Kimberly Beekman drops into Spitfire Chute for a test run. Photo: Keri Bascetta

“What do you think about this one?” Jill said, her skis fully flexed standing in a narrow chute above a sharp cliff. “Uhhhhh….” I replied, as roller balls from skiers above me tinged down the slope and tagged me in the thighs. “Well, the takeoff puts you landing right into another cliff. If you turn in the air, you land in a bomb hole.”

The snow was so firm it sounded like a hollow door when I whacked it with my pole.

“This could be the hit. I’m just gonna try it,” she said, taking a deep breath, her loose hair strands waving in the wind. I backed up and leaned on my poles, one of which broke sickeningly through the crust into a pile of rocks hidden beneath. My body felt like it was stiffening into rigor mortis, and I hoped she couldn’t see my leg shaking.

“You got this, Jilly!” I called weakly.

She hiked up a few more feet and then pointed ’em, clearing the bomb hole by about three feet. It was not clear at first whether or not she landed it, owing to the huge spray from her edges, but then she emerged near the bottom rocketing down head-first on her stomach with one ski on.

A few friendly moguls in the run-out caught her like a catcher’s mitt. “I’m OK!” she waved cheerfully with her pole.

My strategy, on the other hand, was to keep my skis on the ground, which Jill strongly felt was unacceptable. “Come on, you want to push yourself hard enough to where you might mess up. That’s what this is all about,” she said as I handed her other ski to her and shook snow out of her hood.

I assured her I did not need to get air to mess this up—that would undoubtedly happen organically.

Then, on the final warm-up run, she pointed out a little hop between two trees that would become the equivalent of Chekhov’s famous shotgun.

We looked at it from underneath, and it had no visible rocks around it or under it, so it seemed doable, even by me. But I didn’t know what it looked like from above, and if there was anything these scouting runs have taught me is that everything looks so, so much scarier from above.

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“OK fine.” I unwisely conceded. “I will jump off the little bump through the trees.”

The morning of the comp began in chaos. This is not unusual for either of us, and it’s absolutely expected when we’re together. From the time we arrived, we have been a total shitshow. “Are we late? Did we miss it? Where is it? Do you have a room key? Is that the one that works? Have you seen my wallet? Have you seen my phone? Does my binding look wiggly?”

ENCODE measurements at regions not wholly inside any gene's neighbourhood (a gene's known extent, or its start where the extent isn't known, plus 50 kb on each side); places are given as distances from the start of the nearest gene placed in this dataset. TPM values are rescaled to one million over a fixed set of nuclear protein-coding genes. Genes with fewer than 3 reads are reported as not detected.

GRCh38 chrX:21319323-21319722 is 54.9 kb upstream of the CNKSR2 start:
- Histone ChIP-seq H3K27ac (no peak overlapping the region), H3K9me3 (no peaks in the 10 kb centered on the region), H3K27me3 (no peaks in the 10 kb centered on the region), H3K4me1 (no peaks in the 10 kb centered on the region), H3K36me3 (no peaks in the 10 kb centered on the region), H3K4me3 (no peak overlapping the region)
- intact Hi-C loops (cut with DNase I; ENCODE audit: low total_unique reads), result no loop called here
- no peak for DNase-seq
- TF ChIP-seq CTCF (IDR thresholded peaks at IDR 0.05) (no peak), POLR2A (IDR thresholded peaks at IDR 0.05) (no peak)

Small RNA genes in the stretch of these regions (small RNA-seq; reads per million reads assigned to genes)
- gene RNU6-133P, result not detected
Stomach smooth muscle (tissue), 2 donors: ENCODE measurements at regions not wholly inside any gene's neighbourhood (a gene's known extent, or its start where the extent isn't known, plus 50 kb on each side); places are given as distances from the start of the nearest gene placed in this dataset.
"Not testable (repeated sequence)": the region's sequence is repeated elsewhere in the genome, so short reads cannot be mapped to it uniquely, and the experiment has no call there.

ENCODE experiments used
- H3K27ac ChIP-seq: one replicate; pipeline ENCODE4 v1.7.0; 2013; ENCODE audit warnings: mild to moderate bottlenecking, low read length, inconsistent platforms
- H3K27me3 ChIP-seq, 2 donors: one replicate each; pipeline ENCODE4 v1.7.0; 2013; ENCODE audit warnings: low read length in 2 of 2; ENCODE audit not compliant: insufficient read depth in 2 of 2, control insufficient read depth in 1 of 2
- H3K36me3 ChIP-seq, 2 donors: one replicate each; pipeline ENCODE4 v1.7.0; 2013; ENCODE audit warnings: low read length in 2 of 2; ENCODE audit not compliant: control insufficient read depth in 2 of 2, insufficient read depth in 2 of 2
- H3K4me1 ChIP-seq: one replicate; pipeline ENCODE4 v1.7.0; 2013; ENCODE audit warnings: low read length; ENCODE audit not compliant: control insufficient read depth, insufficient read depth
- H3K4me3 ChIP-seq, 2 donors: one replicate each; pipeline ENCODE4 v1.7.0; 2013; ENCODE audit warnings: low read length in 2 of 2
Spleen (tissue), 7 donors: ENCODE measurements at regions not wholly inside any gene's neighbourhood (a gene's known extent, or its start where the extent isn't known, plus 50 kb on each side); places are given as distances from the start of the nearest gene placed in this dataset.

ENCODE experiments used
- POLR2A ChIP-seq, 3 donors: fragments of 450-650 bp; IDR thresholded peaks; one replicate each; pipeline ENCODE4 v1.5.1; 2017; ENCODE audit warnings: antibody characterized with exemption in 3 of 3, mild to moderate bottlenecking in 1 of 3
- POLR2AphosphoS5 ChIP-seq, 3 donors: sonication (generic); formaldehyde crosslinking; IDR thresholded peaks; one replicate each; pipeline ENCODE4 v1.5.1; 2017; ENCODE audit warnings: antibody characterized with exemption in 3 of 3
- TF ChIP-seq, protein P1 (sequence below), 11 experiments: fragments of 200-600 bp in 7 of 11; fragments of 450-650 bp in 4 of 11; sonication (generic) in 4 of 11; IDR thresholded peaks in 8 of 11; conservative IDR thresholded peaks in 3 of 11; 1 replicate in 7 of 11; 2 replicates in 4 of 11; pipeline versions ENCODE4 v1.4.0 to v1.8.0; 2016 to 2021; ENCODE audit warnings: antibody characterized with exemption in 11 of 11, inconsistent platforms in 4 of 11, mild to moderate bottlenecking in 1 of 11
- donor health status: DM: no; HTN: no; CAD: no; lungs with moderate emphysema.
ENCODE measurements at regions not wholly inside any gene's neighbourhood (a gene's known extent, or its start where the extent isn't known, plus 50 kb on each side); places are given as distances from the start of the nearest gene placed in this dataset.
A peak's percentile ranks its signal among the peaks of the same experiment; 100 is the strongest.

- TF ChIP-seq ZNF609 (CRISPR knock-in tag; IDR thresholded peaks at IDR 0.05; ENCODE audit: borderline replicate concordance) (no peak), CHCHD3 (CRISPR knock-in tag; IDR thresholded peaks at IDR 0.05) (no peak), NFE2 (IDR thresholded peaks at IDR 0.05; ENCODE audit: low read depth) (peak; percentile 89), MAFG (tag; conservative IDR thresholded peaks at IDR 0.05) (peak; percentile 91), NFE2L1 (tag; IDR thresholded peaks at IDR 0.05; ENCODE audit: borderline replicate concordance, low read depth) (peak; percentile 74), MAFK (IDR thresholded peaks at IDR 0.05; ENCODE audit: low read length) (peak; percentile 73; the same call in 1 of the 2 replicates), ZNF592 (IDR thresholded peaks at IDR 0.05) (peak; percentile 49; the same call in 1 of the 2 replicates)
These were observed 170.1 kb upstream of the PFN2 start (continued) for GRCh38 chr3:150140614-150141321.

Apparently, there is such a thing as “Taos time,” but even here, we lag behind. We were not registered yet, nor did we know where said registration takes place. I was counting on Jill, who’s done this before and who has the social media savvy to know there was a Facebook page with every bit of information we could ever have needed on it, and she was counting on me as the wizened elder to have divined the time and place through sheer life

Needless to say, when I ran into the photographer in the hotel elevator, still in my PJs, I quickly realized we were already late, and that the final dram of whiskey last night should not have been part of our training regimen.

“Jill, we have to be on the lift in 15 minutes. And registered before that,” I hyperventilate as I burst into the room.

“OK, we got this,” she says, perennially calm.

We charge out the door, Jill looking totally put together and me looking like a homeless person who just scored a ski-clothes donation. I don’t know how to put on my new POC back protector, mandatory for the comp, so I throw it over my shoulder and silently vow to never, ever engage in another sport that requires a back protector.

We clomp into the lodge and walk to the registration desk, where I overhear my old friend Tom Winter, manager of the Freeride World Tour, asking our photographer (hired to document this debacle for SKI), “Where is our ‘athlete?’” making air quotes around “athlete.”

“I’m right here,” I retort, waving my middle finger.

“You got backflips in your bag, Beekman?” he teases, earning another middle finger.

We sign all the papers, hand in our copies of health insurance cards (“Don’t think about the deductible” becomes my new mantra), and choke down a breakfast sandwich that tastes as though it had been sitting in the warmer all night.

We take the early lift up and when we get to the top, the athletes bootpacking up the West Basin in shiny helmets and colorful outfits look like a line of action figures marching into battle.

We hike up behind them, then duck under the closed for competition rope at the top, where a ski patroller sits clipping his fingernails in the morning sun. I throw my skis down in the snow and take my jacket off to figure out how to put on my back protector.

It could be worse, I think as I loop the arm strap over my shoulder. It could be snowy and blowing up here. I feel someone behind me pulling the other strap up, and I turn around, expecting Jill.

It’s another competitor, who says through her mouthguard, “Here, let me help you.” OMG, these girls are nice? And shit, do I need a mouthguard?

Another girl, Abigail Harris, is wearing a rainbow-striped costume and a little helicopter hat. She’s singing to herself and doing a little dance. “I bought it specifically for this,” she says to us when we compliment her hat. “In fact, I bought two. You guys can have it if you want.”